On the Air: Rwanda's Media Challenges

By Li, Linda | Harvard International Review, Summer 2007 | Go to article overview

On the Air: Rwanda's Media Challenges


Li, Linda, Harvard International Review


Rwanda's stringent media policies stand in stark contrast to the recent improvements in Africa's freedom of press. The issue of a free press in Rwanda is particularly complicated by its role in the 1994 genocide, in which close to one million Rwandans perished in a nationwide anti-Tutsi extermination campaign. As the country continues to recover from those horrors, the government has justified its repressive policy of heavy media censorship as a preventative measure for future tragedies. Rwanda's government must realize that progress toward good governance and development in the future relies upon an open-minded and unhindered press in the present.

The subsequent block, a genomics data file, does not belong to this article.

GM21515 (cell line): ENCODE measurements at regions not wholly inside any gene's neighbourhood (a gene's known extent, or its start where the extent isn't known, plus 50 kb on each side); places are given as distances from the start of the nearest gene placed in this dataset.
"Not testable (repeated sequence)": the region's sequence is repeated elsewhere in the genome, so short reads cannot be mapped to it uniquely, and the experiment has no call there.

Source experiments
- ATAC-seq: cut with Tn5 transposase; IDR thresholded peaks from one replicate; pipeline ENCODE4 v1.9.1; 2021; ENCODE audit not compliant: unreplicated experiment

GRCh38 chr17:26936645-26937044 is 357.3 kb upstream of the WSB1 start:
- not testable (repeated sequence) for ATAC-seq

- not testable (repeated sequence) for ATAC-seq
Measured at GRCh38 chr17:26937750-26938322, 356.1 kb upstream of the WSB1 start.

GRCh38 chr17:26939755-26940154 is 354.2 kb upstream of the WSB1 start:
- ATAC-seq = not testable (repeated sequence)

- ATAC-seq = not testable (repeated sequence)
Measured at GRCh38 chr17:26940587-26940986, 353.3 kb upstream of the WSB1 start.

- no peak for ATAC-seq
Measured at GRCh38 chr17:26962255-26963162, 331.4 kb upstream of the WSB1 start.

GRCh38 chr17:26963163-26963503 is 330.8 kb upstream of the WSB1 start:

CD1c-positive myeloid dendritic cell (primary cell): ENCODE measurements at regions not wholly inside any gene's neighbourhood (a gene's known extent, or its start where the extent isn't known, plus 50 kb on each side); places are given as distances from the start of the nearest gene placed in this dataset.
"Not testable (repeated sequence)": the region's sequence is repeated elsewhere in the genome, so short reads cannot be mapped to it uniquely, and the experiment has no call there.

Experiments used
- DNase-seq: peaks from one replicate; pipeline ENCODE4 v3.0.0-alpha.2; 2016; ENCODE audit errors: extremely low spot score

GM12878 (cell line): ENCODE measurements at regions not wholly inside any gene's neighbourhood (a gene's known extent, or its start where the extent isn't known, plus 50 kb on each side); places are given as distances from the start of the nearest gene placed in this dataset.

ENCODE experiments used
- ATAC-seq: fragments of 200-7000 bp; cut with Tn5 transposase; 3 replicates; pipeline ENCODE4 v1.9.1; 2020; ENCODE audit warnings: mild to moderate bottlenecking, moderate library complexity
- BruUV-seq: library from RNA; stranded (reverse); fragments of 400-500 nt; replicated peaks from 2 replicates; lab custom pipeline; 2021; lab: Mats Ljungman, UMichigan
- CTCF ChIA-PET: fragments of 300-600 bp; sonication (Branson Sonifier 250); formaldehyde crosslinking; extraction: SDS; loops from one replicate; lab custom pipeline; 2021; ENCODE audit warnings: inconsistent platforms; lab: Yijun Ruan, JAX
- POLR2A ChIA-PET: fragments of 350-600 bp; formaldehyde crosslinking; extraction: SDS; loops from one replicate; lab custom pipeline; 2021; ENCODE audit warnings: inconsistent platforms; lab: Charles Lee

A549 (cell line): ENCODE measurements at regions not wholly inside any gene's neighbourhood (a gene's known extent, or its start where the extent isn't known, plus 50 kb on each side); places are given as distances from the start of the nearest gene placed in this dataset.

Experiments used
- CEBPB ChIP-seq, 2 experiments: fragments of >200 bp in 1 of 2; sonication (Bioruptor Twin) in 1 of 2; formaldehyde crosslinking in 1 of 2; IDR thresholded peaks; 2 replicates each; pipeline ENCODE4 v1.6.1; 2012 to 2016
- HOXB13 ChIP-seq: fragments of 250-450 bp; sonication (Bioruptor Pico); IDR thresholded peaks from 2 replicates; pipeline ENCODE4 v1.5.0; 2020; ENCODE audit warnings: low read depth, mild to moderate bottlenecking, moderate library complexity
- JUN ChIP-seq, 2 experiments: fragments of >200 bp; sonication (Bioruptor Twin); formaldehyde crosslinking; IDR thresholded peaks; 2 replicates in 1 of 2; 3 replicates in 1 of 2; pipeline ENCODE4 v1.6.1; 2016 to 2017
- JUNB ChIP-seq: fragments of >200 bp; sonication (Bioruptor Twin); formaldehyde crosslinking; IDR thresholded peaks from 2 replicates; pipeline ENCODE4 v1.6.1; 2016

The genocide--the culmination of decades of hostility between the Hutu power-holders and Tutsi outsiders--was promulgated by the "hate media" policies of then-President Juvenal Habyarimana and his ruling party, the National Republican Movement for Democracy and Development (MRND). The Hutu MRND's two main instruments were the radio station Radio Television Libre des Mille Collines, supported by the president's family, and its print equivalent, Kangura, which was financed by members of the MRND, the government, and its military. The two outlets broadcasted and printed sensationalist anti-Tutsi and rebel faction news, depicting cartoons of Tutsi women using their sexual prowess on UN peacekeepers and promulgating the Hutu Ten Commandments which denounce Hutus who engage in any activity with Tutsis as traitors. Following the genocide, the government adopted a media censorship policy allegedly necessary to prevent another "hate media" tragedy Article 89 of current President Paul Kagame's media policy specifies, "Any attempt, via the media, to incite a part of the Rwandan population to genocide, is liable to the death sentence." In practice, however, this is used by the government to criticize and punish any dissident media members. Journalists have been arrested, jailed, and beaten for boldly uncovering stories of corruption, cronyism, and violations of human rights. So far this year, the victims include the director of the bimonthly journal Umurabyo, Agnes Nkusi-Uwimana, who was sentenced to one year in prison for publishing a reader's letter critical of the government; a Pan-African news agency journalist who was beaten; and many others who have been exiled on charges of divisionism, sectarianism, and libel. As such, the state-run press is largely pro-government while independent journalists either have their content filtered out or censor themselves.

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